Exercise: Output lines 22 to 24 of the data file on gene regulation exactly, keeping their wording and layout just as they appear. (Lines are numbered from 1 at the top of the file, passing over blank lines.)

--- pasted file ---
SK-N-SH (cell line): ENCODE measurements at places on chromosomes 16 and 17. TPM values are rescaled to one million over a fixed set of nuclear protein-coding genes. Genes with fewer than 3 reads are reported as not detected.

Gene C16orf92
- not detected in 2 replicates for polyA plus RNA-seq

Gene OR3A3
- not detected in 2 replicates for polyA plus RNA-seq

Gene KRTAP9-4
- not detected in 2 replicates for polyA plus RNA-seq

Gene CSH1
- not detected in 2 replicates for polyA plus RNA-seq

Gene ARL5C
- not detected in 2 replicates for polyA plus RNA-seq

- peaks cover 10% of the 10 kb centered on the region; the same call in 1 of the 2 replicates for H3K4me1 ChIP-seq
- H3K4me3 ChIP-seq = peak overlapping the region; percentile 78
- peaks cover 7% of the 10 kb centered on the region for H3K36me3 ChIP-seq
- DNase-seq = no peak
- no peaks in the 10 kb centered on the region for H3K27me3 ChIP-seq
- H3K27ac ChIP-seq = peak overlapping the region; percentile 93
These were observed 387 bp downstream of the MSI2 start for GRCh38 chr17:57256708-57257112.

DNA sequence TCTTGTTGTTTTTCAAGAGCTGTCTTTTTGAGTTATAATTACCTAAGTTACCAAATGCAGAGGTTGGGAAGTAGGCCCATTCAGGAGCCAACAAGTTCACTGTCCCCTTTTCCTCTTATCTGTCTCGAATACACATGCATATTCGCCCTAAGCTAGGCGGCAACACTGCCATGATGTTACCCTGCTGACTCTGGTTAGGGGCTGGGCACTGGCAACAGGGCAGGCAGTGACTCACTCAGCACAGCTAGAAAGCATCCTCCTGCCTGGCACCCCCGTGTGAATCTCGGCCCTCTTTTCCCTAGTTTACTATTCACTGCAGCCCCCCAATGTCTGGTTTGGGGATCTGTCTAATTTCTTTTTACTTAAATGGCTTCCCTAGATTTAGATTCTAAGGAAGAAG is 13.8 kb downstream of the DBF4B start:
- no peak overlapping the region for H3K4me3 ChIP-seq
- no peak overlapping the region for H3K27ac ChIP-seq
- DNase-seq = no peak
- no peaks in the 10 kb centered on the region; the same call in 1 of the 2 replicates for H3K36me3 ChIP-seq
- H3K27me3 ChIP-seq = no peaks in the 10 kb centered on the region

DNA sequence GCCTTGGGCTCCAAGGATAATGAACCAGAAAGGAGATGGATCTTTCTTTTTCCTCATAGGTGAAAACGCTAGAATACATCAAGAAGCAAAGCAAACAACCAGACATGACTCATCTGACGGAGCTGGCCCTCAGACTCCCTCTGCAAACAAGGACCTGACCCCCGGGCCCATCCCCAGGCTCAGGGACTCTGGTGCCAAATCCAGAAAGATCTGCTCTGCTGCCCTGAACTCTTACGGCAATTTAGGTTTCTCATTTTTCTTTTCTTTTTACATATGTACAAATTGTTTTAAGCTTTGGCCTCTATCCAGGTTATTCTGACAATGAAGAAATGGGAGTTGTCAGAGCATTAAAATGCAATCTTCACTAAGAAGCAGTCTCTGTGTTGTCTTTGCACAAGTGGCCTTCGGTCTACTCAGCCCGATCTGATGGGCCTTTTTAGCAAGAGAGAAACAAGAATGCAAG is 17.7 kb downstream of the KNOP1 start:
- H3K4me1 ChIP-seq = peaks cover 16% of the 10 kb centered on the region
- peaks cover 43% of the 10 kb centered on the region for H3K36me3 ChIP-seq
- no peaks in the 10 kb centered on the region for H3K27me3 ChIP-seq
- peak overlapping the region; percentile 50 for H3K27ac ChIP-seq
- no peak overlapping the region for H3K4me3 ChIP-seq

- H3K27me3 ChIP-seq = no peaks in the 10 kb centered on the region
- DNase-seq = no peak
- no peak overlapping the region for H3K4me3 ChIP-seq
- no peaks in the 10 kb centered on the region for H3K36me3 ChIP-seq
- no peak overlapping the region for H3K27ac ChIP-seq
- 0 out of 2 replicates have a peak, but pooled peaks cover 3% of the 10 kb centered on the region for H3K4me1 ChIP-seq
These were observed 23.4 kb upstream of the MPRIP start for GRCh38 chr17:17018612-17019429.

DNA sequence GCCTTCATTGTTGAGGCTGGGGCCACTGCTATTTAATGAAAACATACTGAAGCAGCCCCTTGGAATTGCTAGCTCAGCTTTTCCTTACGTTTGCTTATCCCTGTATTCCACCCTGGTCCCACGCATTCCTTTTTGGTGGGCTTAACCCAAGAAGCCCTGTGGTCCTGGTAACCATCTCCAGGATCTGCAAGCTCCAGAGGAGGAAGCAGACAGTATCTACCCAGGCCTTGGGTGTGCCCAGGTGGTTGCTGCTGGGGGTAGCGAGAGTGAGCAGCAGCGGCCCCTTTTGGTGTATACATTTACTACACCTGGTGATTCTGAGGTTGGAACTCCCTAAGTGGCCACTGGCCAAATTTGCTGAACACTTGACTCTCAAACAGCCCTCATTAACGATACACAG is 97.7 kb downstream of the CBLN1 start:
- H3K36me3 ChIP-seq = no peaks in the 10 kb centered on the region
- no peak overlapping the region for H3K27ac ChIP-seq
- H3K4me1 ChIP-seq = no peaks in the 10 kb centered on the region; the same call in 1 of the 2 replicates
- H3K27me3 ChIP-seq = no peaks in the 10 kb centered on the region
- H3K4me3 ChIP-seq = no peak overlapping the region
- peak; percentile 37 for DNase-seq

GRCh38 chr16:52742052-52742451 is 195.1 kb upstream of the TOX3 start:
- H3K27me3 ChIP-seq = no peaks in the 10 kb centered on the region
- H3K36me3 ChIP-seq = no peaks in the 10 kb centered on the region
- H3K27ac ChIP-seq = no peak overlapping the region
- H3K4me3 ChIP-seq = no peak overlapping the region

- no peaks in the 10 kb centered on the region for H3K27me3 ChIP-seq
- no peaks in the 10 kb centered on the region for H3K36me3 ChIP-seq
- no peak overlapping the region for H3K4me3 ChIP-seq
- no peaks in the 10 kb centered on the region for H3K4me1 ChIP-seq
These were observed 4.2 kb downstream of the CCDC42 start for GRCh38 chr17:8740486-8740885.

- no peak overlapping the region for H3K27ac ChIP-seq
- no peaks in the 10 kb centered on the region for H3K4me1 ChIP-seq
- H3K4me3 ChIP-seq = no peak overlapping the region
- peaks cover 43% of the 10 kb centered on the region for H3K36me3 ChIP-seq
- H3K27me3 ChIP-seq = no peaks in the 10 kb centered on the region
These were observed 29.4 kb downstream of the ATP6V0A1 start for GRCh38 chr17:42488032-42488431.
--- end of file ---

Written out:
- DNase-seq = no peak
- no peaks in the 10 kb centered on the region; the same call in 1 of the 2 replicates for H3K36me3 ChIP-seq
- H3K27me3 ChIP-seq = no peaks in the 10 kb centered on the region